As part of the Level Up Your Socks KAL I thought it would be good to hear from some other sock designers. I did an interview with Anna Friberg, who uses the brand name Yarnesty, about her experiences of sock knitting and designing.
RG: Tell me a little about yourself and your designs.
AF: I have known how to knit since I was very small, I don’t even remember who taught me to knit. But I think it must have been either Mum or my maternal Grandma, as I remember that I knit my purl stitches as a Norwegian when I was young, and they grew up close to the Norwegian border.
RG: That’s really interesting, when did you stop using the Norwegian purl?
AF: That was when I was working on getting the same gauge with knitting and purling. Early teens, I think.
I knit a lot until I started uni. After that, I knit a little bit here and there, but not many things were finished. I came back to it in a serious way around ten years ago, and then I became an everyday knitter five or six years ago. That was when I discovered Ravelry and began to read patterns in English.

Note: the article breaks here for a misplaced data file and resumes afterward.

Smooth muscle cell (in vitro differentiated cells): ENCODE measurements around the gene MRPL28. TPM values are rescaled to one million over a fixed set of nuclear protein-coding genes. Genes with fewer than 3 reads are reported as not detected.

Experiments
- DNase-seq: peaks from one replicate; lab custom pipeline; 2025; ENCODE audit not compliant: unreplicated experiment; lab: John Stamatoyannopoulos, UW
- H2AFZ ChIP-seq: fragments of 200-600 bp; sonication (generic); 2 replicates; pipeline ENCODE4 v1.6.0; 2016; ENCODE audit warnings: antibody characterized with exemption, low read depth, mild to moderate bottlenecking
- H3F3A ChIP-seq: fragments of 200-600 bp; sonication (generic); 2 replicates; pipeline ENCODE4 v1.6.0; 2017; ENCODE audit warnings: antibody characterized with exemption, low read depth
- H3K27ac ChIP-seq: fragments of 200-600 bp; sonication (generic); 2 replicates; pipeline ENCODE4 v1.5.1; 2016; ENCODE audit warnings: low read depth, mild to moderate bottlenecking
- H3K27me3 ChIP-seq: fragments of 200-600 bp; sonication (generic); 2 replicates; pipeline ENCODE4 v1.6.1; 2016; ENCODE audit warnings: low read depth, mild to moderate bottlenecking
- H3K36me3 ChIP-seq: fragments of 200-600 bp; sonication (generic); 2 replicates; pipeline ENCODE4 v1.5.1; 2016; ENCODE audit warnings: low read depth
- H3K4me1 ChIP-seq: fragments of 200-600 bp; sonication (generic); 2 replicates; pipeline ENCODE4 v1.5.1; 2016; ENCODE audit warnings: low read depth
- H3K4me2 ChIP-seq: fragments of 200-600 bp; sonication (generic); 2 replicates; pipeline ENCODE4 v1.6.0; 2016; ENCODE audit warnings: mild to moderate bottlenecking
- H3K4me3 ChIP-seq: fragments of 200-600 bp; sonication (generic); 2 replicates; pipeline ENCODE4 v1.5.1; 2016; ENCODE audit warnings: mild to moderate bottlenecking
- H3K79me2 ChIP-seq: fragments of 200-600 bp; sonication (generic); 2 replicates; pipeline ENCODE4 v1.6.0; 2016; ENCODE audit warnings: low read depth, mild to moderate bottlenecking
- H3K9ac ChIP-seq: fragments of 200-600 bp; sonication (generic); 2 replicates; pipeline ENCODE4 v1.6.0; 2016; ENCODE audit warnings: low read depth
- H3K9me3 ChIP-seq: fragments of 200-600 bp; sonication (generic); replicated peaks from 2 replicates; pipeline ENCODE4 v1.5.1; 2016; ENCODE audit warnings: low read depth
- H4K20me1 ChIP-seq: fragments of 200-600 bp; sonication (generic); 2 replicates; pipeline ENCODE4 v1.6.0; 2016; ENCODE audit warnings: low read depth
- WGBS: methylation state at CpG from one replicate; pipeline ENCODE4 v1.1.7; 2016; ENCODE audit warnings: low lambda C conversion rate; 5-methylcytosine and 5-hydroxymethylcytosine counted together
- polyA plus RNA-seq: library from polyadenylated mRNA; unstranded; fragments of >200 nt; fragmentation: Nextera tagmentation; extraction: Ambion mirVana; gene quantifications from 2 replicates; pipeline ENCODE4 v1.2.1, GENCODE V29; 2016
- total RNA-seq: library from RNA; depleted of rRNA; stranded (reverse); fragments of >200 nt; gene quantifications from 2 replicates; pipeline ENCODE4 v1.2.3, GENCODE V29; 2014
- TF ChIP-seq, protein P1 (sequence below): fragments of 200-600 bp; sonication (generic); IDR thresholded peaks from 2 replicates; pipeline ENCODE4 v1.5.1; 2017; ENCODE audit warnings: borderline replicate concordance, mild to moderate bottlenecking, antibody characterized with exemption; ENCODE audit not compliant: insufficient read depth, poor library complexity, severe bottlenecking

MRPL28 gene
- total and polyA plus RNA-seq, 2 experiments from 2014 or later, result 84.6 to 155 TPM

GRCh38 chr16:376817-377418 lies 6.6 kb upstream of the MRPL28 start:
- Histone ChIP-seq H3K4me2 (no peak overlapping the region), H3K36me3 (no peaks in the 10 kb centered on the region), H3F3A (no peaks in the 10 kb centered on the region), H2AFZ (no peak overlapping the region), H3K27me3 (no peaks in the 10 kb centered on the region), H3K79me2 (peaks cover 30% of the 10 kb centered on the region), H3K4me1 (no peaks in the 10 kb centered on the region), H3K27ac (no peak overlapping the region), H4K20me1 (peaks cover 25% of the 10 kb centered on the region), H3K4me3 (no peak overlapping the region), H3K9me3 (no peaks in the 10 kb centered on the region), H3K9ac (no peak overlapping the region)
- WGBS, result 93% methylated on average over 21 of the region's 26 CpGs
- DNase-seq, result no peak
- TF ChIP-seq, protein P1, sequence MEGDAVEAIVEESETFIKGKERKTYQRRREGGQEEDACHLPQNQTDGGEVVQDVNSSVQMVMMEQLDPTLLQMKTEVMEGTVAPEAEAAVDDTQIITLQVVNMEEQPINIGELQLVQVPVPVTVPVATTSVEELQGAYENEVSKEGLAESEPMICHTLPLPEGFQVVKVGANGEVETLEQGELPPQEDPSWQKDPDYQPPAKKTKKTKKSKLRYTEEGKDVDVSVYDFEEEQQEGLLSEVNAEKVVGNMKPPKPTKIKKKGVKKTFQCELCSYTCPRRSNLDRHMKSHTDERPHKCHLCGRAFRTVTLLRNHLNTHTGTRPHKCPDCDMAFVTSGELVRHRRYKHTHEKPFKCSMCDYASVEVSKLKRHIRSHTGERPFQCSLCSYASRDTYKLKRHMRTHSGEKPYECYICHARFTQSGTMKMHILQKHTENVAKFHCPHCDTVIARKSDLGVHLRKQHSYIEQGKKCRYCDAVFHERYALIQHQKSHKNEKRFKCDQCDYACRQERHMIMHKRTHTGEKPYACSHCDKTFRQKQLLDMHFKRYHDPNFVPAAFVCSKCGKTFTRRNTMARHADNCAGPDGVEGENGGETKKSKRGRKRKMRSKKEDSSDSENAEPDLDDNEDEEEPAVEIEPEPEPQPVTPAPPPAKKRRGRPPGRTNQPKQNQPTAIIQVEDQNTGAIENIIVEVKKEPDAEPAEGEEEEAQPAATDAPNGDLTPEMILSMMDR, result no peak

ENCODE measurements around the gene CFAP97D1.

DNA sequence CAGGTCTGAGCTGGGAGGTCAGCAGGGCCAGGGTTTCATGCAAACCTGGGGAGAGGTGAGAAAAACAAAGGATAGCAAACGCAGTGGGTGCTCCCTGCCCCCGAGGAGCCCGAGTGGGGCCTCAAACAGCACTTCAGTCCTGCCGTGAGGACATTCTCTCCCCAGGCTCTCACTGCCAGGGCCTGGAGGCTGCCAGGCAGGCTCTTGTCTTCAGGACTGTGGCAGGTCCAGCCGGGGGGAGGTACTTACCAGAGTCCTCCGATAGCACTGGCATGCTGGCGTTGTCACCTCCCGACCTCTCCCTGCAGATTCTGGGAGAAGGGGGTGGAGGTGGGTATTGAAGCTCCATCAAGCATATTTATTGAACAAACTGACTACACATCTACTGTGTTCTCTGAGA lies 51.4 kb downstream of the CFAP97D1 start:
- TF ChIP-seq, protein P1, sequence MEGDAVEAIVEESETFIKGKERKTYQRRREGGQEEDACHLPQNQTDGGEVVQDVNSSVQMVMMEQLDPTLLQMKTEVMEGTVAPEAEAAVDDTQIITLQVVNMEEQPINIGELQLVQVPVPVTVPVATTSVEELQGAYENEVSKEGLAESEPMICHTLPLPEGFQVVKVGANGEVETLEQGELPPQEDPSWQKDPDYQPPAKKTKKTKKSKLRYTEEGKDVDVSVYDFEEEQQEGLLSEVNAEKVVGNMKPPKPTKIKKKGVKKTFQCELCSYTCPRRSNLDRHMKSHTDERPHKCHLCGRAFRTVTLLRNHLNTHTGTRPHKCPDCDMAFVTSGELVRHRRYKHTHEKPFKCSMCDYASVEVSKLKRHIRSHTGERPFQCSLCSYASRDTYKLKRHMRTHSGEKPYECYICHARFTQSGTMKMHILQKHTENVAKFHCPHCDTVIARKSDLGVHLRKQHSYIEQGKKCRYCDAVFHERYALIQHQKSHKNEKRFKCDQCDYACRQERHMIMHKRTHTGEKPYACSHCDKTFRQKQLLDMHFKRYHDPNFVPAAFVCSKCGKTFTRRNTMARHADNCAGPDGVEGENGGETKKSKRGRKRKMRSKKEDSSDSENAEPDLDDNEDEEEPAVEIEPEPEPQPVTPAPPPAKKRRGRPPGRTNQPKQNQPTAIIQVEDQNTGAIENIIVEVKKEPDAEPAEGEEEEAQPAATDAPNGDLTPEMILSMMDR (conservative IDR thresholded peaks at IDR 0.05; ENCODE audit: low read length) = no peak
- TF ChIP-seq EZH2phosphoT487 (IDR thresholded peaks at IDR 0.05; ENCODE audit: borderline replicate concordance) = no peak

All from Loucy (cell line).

My first pattern in English was a free pattern from Ysolda: Garter Stitch Mitts.
RG: I think those garter stitch mitts have been in my queue for as long as I’ve been on Ravelry.
AF: They are a really fast knit 🙂
Today I prefer English patterns. Even if they are available in Swedish. The instructions are more defined in English.
RG: How hard do you find it to follow patterns in another language?
AF: Well I think English is easiest. I can follow Danish and Norwegian as well if I must 🙂
My day job is as a quality software engineer for software that is used in aircraft. And that includes a lot of inspections and knowledge of processes. Not as much coding anymore.
I live in a house in Ljungsbro, a small village outside a town called Linköping. That is about 2hrs south of Stockholm. I live there with my husband and our two teenaged children.